Name: Jessica Fowler, MD, MPH
Institution: Children’s Hospital of Philadelphia
Perelman School of Medicine, University of Pennsylvania
"In pediatric post-arrest care, clinicians manage challenging physiology while supporting often fearful and overwhelmed family/friends unsure of what will happen next. Incredible strides have been made to impact survival and neurologic outcomes through improving CPR and I hope that improving the care we provide after CPR can add further impact."
Dr. Jessica Fowler is an Assistant Professor of Clinical Anesthesiology and Critical Care in the Perelman School of Medicine at the University of Pennsylvania. She is also an Attending Physician in Pediatric Critical Care at Children’s Hospital of Philadelphia (CHOP). Dr. Fowler completed her undergraduate education at the University of Virginia, and received her medical doctorate from Duke University School of Medicine during which time she also received her MPH from the Gillings School of Public Health at the University of North Carolina – Chapel Hill. She completed her pediatric residency training and a chief residency at CHOP, as well as her fellowship in pediatric critical care. Dr. Fowler’s research focuses on quality improvement and implementation initiatives around pediatric post-arrest care, as well as multidisciplinary team coordination around a variety of patient care arenas. She is also very active in program development around physician diversity recruitment and retention and workforce equity. Dr. Fowler credits her parents’ devotion to serving others and her late grandmother’s selfless commitment to the betterment of those in her community as motivations for her current and future work.
Name: Guido J. Falcone, MD, ScD, MPH
Institution: Yale School of Medicine
“Ischemic stroke is a known complication of COVID-19. However, data on hemorrhagic stroke in the setting of COVID-19 remains limited. The proposed research will address this knowledge gap by leveraging data from GWTG to examine the incidence, risk factors and outcome of intracerebral hemorrhage, the most frequent type of hemorrhagic stroke, in COVID-19 patients.”
Dr. Falcone is a Neurologist with subspecialty training in Neurocritical Care and Stroke, and an Epidemiologist with expertise in Population Genetics. He received his MD magna cum laude from the University of Buenos Aires and completed his clinical training at FLENI (Buenos Aires, Argentina) and Massachusetts General Hospital/Brigham and Women’s Hospital/Harvard Medical School (Boston, United States). He also completed a Doctorate in Epidemiology at the Harvard School of Public Health. Dr. Falcone leads a research group that works at the interphase of clinical neurology, neuroimaging, population genetics, and genomic medicine. The group’s goal is to identify novel therapeutic targets in stroke and develop genomic-based precision medicine strategies aimed at identifying high-risk persons who may benefit from tailored diagnostic, preventive or therapeutic interventions. Three areas of specific research interest are the differences in stroke pathophysiology across race/ethnic groups, the role of stroke-related genetic risk factors in cognitive decline and disability in older adults, and the implementation of genetic analysis to emulate clinical trials. Dr. Falcone is the recipient of the AHA Robert G. Siekert New Investigator Award in Stroke, the AHA Bernard J. Tyson Career Development Award, and the American Society for Clinical Investigation Young Physician-Scientist Award. To learn more, please visit www.FalconeLab.org.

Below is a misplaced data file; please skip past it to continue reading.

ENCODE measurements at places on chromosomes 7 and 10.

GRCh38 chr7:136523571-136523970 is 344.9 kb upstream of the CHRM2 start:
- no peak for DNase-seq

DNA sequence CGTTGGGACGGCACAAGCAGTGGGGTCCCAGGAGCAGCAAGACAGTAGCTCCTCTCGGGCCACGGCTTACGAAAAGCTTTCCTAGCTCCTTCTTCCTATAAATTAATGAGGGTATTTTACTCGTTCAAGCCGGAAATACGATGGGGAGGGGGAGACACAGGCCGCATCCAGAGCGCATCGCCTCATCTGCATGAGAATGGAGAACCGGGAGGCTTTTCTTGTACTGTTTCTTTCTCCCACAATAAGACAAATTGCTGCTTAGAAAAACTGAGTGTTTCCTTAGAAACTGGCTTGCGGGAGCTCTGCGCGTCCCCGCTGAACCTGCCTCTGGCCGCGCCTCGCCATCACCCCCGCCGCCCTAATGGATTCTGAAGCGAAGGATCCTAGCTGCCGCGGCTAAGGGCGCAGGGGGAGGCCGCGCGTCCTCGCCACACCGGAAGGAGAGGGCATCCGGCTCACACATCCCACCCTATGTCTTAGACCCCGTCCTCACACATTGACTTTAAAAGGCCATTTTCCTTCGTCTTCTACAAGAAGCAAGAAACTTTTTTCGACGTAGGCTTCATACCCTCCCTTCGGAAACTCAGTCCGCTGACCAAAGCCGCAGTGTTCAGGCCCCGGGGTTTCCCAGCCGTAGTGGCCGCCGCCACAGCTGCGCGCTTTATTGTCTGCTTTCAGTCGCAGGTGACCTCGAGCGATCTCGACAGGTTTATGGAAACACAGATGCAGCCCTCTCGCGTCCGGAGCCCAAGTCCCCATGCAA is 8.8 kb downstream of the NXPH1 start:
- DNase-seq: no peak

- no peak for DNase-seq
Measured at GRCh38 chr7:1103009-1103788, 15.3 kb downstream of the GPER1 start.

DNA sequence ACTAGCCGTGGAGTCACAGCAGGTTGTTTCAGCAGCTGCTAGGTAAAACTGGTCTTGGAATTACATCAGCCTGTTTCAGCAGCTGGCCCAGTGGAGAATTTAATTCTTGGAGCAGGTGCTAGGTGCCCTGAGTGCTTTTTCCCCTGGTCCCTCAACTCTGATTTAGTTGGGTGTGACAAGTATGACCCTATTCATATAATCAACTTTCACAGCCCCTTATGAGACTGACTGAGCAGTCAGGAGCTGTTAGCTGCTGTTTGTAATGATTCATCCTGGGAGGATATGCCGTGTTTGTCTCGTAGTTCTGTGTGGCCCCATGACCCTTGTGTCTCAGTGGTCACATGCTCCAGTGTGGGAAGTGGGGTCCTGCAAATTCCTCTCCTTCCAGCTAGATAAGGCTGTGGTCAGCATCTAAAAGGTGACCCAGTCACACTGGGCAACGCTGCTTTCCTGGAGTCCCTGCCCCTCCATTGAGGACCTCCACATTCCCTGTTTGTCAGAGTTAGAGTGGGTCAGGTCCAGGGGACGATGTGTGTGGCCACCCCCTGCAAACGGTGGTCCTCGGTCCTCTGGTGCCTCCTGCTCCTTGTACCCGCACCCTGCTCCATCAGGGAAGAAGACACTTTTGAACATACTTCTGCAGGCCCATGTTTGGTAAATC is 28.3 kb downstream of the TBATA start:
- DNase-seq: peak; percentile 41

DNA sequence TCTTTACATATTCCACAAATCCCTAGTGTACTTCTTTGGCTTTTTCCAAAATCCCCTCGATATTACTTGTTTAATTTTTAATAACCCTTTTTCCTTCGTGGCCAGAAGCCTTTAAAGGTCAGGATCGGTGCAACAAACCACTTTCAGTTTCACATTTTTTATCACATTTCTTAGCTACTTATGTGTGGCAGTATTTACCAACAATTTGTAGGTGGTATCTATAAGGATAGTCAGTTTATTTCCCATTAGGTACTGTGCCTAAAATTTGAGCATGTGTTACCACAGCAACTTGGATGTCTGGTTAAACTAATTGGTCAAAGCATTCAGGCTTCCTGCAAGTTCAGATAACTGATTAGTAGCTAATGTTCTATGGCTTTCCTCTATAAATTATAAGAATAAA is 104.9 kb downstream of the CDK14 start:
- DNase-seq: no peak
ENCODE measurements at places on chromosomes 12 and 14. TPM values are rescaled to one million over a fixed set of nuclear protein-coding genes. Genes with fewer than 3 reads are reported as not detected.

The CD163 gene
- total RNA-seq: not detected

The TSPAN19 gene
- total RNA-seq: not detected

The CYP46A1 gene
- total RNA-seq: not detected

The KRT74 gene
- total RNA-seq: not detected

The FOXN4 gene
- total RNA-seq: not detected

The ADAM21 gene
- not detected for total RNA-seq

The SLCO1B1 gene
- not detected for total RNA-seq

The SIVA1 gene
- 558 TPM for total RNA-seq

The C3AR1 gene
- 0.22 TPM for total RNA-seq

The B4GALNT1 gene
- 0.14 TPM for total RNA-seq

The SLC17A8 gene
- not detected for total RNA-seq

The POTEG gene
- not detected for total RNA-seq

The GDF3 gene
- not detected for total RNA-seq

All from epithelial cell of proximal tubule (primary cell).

Name: Hanzhang Xu, PhD, RN
Institution: Duke University
“While the global variation in stroke burden has been widely reported, we know little about the disease presentation, prevalence of modifiable risk factors, stroke care patterns, and outcomes across the countries. Our project will use 4 national stroke registries including GWTG-Stroke to examine the differences in patient characteristics, treatment pattern, quality of care and outcomes.”
Hanzhang Xu, PhD, RN is an Assistant Professor at Duke University. She received her PhD from Duke University and completed her doctoral certificate work in Global Health at the same institution in 2018. As a geriatric nursing scientist and a health services researcher, Dr. Xu’s research focuses on leveraging existing data sources to address disparities in cardiovascular care delivery in diverse older adult populations. She currently holds a Career Development Award funded through the National Institute on Minority Health and Health Disparities. Dr. Xu has received several awards and honors including induction in the Sigma Theta Tau Honor Society and the NIA AGING Initiative Multiple Chronic Conditions Scholar award.